Friends of the Earth have launched a new campaign where individuals and organisations across the country accept a challenge to take action on climate change in their homes, work places and communities over the next twelve months.

Below are ten ideas for challenges but you will probably be able to come up with good ideas of your own. Whatever you decide to do, Birmingham Friends of the Earth and FoE nationally are aiming to provide help and advice where (and if) necessary, so please let us know what your challenge is, what you hope to achieve, and why. Call Alex Philips on 0207 566 1673, and James Botham on 0121 632 6909 to register your challenge.

1 Star Challenges

1. Be energy aware
Replace ordinary lightbulbs easily and cheaply with low energy bulbs. Some of these use less than a quarter of the electricity of their equivalents, and they last much longer too. Do you fill your kettle to the top for one cup? If kettles were only filled with the water needed the UK could save £1 million a week.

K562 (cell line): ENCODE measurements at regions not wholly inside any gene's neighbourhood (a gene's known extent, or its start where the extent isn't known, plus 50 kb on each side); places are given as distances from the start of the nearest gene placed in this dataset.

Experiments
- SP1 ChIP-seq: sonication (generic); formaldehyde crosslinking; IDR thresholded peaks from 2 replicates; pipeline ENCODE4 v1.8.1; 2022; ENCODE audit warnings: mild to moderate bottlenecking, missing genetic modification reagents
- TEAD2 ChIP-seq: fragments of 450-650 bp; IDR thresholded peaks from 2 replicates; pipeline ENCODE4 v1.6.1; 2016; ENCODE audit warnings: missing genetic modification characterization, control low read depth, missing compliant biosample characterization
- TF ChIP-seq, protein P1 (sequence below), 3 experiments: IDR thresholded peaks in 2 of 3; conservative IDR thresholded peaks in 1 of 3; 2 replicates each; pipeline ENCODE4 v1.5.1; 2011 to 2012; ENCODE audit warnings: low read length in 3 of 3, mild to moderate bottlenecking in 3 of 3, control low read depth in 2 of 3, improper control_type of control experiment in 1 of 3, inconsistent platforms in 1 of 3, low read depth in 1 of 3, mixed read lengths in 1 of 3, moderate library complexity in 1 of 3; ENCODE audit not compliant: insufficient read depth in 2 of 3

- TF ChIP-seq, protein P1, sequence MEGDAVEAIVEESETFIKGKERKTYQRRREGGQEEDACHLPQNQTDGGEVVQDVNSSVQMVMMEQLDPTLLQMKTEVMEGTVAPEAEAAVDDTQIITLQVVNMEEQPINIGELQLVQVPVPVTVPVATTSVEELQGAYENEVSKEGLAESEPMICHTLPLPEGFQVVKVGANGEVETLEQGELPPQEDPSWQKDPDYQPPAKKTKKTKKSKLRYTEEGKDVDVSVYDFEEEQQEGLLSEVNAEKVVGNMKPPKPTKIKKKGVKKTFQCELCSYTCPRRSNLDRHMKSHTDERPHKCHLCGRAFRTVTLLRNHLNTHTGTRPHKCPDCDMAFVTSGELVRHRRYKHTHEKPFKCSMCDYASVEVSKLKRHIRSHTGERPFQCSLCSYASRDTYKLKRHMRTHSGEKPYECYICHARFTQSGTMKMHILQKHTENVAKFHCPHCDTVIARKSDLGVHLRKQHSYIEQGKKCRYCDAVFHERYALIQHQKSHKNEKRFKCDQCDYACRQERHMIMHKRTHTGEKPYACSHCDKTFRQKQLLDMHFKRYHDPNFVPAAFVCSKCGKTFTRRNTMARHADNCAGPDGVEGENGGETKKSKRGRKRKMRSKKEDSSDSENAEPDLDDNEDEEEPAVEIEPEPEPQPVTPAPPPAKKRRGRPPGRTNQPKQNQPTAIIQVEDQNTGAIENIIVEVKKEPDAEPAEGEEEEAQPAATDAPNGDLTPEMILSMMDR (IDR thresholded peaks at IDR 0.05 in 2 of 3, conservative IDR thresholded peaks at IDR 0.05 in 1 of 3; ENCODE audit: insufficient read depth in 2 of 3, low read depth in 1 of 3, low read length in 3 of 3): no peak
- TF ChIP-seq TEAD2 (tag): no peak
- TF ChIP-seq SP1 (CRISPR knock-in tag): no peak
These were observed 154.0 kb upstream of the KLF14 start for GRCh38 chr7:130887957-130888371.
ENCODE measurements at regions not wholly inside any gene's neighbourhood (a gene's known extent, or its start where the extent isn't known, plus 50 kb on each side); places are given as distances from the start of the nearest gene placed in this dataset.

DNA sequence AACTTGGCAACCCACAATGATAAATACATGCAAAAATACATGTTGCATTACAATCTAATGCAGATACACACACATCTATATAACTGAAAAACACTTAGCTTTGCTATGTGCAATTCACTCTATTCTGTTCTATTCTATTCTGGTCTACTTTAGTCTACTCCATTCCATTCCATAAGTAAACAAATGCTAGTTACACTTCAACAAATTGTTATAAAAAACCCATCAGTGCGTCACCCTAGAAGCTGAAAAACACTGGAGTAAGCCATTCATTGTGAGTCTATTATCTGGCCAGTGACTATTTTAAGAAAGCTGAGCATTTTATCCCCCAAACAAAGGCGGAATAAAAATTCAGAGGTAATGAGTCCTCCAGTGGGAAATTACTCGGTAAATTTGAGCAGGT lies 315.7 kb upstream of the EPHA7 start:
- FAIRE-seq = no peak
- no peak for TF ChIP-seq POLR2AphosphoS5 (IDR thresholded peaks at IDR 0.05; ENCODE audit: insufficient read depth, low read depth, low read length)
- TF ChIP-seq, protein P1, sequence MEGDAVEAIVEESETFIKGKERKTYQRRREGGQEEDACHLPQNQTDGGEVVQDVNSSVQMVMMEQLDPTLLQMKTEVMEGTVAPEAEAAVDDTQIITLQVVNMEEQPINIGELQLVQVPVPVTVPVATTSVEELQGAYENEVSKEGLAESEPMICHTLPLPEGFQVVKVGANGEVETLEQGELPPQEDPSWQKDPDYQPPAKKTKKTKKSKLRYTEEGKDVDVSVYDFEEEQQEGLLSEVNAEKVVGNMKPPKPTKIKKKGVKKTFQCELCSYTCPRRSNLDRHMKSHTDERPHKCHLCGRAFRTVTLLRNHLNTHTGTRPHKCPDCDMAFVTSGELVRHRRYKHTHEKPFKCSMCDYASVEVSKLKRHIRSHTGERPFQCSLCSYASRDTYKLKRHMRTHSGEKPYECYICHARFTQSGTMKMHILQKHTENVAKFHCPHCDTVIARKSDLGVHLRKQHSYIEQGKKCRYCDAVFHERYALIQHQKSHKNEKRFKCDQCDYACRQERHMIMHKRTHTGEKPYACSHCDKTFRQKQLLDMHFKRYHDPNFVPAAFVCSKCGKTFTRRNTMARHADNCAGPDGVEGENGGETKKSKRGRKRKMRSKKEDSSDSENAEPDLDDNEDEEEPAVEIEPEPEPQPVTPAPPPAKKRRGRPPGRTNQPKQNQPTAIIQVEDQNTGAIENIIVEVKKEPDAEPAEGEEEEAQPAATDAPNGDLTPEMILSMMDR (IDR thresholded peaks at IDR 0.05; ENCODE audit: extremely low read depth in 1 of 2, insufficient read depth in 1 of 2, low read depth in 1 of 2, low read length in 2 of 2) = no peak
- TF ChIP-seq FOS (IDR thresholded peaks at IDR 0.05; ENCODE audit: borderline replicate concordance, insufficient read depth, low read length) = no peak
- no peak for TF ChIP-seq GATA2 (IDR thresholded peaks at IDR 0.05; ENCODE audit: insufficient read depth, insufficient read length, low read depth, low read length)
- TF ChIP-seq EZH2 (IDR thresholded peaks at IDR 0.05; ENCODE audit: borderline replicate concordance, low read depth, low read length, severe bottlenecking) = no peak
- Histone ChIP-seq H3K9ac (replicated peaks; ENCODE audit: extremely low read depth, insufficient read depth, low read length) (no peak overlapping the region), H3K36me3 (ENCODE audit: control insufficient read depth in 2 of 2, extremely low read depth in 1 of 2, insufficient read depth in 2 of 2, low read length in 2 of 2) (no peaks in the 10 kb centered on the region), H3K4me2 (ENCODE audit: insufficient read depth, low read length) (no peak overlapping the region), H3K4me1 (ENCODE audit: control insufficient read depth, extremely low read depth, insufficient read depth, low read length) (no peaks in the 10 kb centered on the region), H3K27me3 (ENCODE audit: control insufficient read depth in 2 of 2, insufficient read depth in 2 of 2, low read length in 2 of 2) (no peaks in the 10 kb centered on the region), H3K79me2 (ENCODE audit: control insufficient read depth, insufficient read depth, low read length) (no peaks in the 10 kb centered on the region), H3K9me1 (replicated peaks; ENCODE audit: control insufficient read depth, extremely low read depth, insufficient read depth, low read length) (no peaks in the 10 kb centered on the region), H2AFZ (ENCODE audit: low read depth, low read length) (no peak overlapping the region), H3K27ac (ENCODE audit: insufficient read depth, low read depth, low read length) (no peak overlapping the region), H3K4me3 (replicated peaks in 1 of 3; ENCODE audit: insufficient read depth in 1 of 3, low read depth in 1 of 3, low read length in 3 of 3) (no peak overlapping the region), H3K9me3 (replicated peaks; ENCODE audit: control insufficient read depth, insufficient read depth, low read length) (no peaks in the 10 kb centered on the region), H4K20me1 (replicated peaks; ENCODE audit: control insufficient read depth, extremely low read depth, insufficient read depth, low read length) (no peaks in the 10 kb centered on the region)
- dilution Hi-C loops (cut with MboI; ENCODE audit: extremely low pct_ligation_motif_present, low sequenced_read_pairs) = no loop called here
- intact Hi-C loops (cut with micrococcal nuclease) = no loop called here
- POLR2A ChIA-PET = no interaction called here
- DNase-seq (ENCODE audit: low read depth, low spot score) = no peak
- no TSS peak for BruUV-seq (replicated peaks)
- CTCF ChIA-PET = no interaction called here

Do you use the bath when you could use the shower? A shower uses half the water of a bath, meaning you need less energy to heat the water. Could you turn your thermostat down by just one degree? You’ll barely notice the temperature difference, but the difference to your wallet could be a saving of £30 a year. Do you wash your clothes at 60 degrees in your washing machine, or only use it half full? Simply by turning your machine down to 40 degrees, and waiting until it's full, you can reduce the energy needed and still have clean clothes.

2. Buy green electricity
Switching your electricity supplier to one that sources renewable energy is easy and an excellent way to reduce your emissions of carbon dioxide, the principle greenhouse gas implicated in climate change. See page 4 for more information on switching to green energy.

2 Star Challenges

3. Cut your transport emissions